Yasuhiro Nakasone is the 12th conservative politician to become Japan's prime minister since the end of the postwar occupation. Next week, he will make the visit, customary for a new prime minister, to a Washington where hostility toward Japan is greater than at any time since 1945.
At least that is the impression one gets from the statements of many of our politicians and officials. Several years ago, in another period of aggravated relations, a leading member of the government referred to Japan as "that monster we have created." Similar but less affectionate expressions can be heard today. Rumor is that the president has been advised to greet Nakasone with a new sanction on Japanese imports.
Postwar Japan is an extraordinary success story. Reflective Japanese may comfort themselves with the thought that success can evoke sentiments beyond admiration, resentment being one. Americans might consider that Japan is our success story too.
After a war fought with great bitterness, America turned from thoughts of a vengeful peace to recreating Japan as a pacific democracy. Douglas MacArthur's occupation can be given too much credit, but the fact is that the political institutions and the reforms dating from the general's reign have flourished amazingly.
Japan today is one of those few nations in which popular elections, civil rights, a free press and independent courts are taken for granted. From a society where a half-century ago political assassination was acceptable, Japan has become a model of political and social stability and of widely shared well-being.
This is not to idealize matters. There is much to criticize about Japan, particularly its policies toward the outer world. Still, perspective is useful, and so is common sense.
Not for the first time, we are unhappy about Japanese defense expenditures. Japan's constitution, written, it is said, in Gen. Douglas MacArthur's headquarters, abjures not only war but even the creation of "land, sea, and air forces." These sweeping strictures have not prevented Japan from building the world's eighth-ranking military force. But the constitution is a restraint, and so is the absence of a strong constituency for defense spending. By our standards the defense budget is exceedingly modest.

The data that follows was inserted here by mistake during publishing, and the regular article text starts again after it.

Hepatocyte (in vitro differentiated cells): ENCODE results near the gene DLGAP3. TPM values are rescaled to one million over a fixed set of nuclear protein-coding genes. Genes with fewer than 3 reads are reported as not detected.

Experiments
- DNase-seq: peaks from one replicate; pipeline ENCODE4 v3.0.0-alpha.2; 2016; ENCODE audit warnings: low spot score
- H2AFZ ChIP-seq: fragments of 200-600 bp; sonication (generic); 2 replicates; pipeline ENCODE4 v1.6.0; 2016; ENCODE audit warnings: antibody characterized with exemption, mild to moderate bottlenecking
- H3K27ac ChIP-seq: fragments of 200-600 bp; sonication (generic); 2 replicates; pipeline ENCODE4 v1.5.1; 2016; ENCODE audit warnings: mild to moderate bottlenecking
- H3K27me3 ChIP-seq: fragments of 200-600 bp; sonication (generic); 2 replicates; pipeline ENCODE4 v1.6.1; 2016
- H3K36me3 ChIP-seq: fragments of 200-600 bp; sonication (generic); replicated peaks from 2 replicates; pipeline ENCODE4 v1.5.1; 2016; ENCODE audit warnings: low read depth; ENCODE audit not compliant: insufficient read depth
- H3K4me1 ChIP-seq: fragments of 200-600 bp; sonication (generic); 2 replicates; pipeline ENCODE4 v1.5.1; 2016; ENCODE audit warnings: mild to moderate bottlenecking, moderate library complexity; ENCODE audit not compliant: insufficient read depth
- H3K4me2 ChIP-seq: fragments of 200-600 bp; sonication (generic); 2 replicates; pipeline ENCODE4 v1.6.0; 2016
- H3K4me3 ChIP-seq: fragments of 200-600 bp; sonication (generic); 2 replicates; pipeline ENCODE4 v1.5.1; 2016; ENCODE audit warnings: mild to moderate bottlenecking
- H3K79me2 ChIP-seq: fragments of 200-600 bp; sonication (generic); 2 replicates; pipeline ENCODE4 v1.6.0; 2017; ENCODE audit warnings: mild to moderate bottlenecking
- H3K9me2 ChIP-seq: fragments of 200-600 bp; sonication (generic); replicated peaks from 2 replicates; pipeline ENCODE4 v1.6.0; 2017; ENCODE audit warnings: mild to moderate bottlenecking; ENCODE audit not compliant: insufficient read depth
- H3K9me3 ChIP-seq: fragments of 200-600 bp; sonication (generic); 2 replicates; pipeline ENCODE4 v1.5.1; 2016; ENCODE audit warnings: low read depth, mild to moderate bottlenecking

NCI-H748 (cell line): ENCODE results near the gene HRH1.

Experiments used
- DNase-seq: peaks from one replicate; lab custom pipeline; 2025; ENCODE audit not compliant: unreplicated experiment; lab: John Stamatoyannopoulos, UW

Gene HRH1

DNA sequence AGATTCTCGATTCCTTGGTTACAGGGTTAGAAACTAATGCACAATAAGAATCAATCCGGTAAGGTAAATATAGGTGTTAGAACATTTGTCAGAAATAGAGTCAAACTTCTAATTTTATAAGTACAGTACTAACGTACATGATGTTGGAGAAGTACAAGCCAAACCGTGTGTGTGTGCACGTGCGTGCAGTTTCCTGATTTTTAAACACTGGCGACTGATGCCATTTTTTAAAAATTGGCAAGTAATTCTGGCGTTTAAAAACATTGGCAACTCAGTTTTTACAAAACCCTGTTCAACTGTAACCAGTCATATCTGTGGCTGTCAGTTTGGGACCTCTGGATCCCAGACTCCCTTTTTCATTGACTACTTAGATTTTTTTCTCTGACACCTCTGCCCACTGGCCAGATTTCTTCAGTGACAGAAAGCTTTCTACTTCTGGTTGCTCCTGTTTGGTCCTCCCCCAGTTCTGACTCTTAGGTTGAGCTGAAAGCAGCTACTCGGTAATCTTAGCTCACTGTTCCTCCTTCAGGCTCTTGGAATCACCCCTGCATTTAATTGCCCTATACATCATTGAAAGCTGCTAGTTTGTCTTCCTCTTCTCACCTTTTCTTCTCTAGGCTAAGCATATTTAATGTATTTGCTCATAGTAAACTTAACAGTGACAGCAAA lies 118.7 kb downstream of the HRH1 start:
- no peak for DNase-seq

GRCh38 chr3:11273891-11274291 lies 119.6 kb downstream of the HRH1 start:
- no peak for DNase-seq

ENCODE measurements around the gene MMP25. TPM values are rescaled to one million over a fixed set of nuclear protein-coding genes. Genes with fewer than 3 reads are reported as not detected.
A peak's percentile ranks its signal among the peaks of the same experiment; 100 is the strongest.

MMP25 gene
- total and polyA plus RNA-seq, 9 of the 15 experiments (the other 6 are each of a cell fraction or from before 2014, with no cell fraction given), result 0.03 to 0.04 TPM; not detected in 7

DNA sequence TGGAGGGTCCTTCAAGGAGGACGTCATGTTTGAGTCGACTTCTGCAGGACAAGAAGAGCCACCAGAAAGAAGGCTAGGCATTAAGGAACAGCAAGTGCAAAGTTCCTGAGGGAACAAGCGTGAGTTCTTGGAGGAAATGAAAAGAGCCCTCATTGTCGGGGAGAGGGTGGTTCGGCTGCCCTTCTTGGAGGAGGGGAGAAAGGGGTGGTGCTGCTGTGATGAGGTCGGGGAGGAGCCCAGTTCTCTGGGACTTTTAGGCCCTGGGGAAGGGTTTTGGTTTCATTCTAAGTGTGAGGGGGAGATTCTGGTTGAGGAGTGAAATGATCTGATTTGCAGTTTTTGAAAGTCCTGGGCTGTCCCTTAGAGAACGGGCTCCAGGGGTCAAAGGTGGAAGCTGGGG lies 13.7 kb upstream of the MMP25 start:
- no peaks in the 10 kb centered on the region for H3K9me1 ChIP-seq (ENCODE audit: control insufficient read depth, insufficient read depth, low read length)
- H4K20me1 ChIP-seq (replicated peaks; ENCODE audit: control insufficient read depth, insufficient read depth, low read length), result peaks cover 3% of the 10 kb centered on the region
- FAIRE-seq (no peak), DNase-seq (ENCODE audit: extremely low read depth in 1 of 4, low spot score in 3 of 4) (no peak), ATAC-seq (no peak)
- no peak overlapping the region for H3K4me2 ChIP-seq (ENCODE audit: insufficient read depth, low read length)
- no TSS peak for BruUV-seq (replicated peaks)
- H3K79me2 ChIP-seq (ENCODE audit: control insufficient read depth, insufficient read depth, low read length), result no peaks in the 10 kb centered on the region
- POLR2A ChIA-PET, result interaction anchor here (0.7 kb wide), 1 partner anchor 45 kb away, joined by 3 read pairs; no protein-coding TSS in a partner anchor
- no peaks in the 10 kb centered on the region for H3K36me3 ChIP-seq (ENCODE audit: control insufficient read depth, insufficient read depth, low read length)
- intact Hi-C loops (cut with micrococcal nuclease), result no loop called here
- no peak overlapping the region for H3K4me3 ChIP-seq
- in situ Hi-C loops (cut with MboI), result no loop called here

Of course, Japan could do more for its own defense. The critical shortcomings of the Self-Defense Forces are not in ships and planes but in supplies of ammunition, missiles, fuel and so on. Remedying these would strengthen allied capabilities in Northeast Asia, either further deterring the Soviets or causing Moscow to spend more in the Far East.
What we should not expect is budgetary savings. The two Marine regiments in Okinawa might go to Hawaii, but their pay and allowances would go along. The Seventh Fleet could count on more support from the Japanese, but its ships would not be retired, nor would the Navy leave the base at Yokosuka, for which the nearest alternative is Pearl Harbor. (Japan, incidentally, contributes a billion dollars yearly to help maintain the American bases.)
The hope that more defense spending would be the means to weaken Japan competitively is as illusory as it is mean-spirited. The Japanese economy is operating below potential and easily could meet additional military demands.
Eminences in the Democratic Party and in the administration tell us that Japan is unfair. Our market is open, Japan's is closed. Moreover, through something called industrial policy, Japan threatens to catch up or surpass us in high technology, endangering our national security.
These are complex matters. It is true that Japan still has a number of egregious restrictions on imports. So have we, but Japan has the trade surplus. Victimized most are Japanese consumers, but the irritation of exporters is justifiable.
Nakasone is reported to be coming with concessions, including, unhappily for consumers, continued restraints on automobile exports. He has been in office seven weeks, not long enough to have negotiated with his colleagues the toughest ones, the quotas on beef and citrus. Eventually, he will have to risk shortening his tenure in order to reduce trade tensions in U.S.-Japan relations.
It is well to remember that we are concerned with specific irritants, some involving quite small amounts of trade. Their removal, desirable as that will be, cannot much change the U.S.-Japan trade imbalance, which has its roots in economic structures.
Our semi-panic about Japanese advances in high technology is a curiosity. Is it that our market-oriented society fears competition? Is it that the Japanese government subsidizes industrial R & D? It does, but on a smaller scale than anywhere else. Does the government promote research cooperation among private firms? Yes, but this is an option open to anyone. And the results in Japan have been in no way spectacular.
Much that is written about Japan's industrial policy successes is grossly inflated. This is partly because the observers accept Japanese bureaucratic puffery. Some is based on statistics out of control. For example, Japanese high-performance semiconductors have not taken 70 percent of the American market-- at least not if the in-house production of IBM and AT&T is counted. Recent news stories state as fact that Japanese machine tool makers receive an annual billion-dollar subsidy, a figure wildly distant from reality.
The Republican 1980 platform said that Japan would be "the pillar of American policy in Asia." Some of the current rhetoric, from both Democrats and Republicans, seems to say that Japan is enemy No. 1. This cannot be seriously meant. Japan's government and citizens do not conduct themselves always or altogether as we would wish. But it is preposterous to view Japan, especially a prospering Japan, as inimical to our interests. Nakasone's visit may be an occasion for President Reagan to say as much.